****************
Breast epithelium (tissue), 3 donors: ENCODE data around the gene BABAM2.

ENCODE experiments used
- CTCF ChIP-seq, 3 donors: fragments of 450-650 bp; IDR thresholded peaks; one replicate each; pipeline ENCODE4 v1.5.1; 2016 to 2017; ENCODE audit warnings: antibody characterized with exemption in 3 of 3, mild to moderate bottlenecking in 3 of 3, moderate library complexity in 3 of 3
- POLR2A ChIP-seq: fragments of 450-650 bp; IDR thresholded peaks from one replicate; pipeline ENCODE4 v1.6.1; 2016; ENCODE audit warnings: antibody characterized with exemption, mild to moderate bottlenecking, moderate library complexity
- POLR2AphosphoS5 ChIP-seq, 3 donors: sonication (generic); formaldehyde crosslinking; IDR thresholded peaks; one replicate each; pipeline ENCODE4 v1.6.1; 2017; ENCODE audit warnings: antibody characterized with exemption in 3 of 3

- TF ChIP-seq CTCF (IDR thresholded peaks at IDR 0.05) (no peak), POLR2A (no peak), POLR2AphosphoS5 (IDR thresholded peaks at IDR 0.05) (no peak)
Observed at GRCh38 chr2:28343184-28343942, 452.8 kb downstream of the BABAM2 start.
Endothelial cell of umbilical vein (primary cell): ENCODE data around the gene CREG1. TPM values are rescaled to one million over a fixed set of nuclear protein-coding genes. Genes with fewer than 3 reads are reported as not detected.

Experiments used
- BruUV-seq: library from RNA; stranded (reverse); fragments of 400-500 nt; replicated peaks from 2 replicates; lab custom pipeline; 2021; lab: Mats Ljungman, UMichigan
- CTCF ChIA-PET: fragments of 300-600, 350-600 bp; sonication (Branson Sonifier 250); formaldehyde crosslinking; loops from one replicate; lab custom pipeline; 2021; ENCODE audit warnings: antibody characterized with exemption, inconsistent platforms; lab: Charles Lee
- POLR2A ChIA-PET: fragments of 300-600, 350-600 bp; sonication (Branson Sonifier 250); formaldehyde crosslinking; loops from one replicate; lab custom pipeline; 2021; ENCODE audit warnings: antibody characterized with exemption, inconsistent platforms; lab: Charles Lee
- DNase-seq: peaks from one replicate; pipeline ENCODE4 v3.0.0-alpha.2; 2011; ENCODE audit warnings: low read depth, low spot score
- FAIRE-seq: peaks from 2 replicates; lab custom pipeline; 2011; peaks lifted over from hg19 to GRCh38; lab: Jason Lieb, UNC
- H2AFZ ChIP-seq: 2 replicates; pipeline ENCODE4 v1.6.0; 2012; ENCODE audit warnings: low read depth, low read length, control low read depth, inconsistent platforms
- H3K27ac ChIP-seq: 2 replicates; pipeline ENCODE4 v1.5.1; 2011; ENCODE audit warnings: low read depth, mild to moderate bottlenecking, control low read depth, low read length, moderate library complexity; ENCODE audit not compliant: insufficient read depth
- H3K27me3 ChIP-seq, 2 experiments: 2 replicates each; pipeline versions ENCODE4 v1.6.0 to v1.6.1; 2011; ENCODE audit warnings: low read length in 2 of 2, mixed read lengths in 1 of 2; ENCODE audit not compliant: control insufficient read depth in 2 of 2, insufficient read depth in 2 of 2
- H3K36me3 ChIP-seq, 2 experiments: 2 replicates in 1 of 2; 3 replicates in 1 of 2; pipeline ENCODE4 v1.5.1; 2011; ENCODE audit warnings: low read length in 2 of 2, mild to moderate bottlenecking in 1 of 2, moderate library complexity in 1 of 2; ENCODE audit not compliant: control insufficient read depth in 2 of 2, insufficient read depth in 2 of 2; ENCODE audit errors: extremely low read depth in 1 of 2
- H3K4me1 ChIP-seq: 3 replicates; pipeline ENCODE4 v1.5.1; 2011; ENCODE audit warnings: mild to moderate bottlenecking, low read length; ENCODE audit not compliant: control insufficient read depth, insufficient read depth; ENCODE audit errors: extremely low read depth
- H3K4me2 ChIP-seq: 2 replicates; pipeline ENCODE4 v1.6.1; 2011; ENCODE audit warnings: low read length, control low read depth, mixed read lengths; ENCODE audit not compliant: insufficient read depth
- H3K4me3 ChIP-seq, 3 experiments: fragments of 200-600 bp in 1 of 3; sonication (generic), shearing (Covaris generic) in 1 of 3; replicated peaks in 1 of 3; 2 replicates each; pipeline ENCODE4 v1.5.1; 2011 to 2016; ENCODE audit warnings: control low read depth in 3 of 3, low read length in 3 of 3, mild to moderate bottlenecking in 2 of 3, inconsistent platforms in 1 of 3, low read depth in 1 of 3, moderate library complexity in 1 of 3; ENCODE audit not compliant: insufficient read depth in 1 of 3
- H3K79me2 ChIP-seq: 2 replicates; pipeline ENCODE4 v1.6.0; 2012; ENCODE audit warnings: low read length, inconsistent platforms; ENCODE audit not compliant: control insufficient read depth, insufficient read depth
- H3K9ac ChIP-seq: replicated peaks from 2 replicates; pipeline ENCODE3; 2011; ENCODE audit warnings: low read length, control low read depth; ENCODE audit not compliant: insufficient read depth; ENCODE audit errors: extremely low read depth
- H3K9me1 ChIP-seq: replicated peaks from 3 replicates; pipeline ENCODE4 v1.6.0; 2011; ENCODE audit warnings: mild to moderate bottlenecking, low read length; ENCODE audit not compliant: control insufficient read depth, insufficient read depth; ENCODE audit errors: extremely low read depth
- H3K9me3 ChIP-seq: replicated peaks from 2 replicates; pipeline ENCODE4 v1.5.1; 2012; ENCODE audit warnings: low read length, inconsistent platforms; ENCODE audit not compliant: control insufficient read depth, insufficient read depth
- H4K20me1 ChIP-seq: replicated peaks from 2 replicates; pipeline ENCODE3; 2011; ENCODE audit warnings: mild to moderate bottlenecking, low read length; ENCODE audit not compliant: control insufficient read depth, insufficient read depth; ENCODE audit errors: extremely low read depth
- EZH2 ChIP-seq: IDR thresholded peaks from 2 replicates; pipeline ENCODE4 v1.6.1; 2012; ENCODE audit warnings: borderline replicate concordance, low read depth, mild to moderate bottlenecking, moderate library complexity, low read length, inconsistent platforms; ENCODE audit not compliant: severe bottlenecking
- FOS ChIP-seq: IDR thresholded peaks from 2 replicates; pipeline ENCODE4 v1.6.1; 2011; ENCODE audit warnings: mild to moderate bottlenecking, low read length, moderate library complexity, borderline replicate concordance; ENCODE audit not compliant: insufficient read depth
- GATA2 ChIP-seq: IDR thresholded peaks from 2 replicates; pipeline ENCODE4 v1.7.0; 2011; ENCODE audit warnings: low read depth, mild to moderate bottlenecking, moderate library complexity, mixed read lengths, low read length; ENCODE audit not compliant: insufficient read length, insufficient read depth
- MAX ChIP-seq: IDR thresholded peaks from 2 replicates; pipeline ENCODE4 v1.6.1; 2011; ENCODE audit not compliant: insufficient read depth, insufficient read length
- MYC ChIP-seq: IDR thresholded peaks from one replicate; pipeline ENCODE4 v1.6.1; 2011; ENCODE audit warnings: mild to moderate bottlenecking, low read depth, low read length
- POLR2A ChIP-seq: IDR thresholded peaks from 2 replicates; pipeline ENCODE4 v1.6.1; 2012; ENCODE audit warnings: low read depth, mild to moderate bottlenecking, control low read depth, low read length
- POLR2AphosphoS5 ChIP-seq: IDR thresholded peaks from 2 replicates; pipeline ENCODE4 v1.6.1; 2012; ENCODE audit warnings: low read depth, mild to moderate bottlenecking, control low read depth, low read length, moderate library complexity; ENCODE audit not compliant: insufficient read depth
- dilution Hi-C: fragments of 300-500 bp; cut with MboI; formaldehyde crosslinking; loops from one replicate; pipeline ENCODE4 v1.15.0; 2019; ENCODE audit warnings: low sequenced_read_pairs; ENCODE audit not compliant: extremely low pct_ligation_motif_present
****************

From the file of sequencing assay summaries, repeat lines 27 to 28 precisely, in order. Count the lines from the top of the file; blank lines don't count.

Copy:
- EZH2 ChIP-seq: IDR thresholded peaks from 2 replicates; pipeline ENCODE4 v1.6.1; 2012; ENCODE audit warnings: borderline replicate concordance, low read depth, mild to moderate bottlenecking, moderate library complexity, low read length, inconsistent platforms; ENCODE audit not compliant: severe bottlenecking
- FOS ChIP-seq: IDR thresholded peaks from 2 replicates; pipeline ENCODE4 v1.6.1; 2011; ENCODE audit warnings: mild to moderate bottlenecking, low read length, moderate library complexity, borderline replicate concordance; ENCODE audit not compliant: insufficient read depth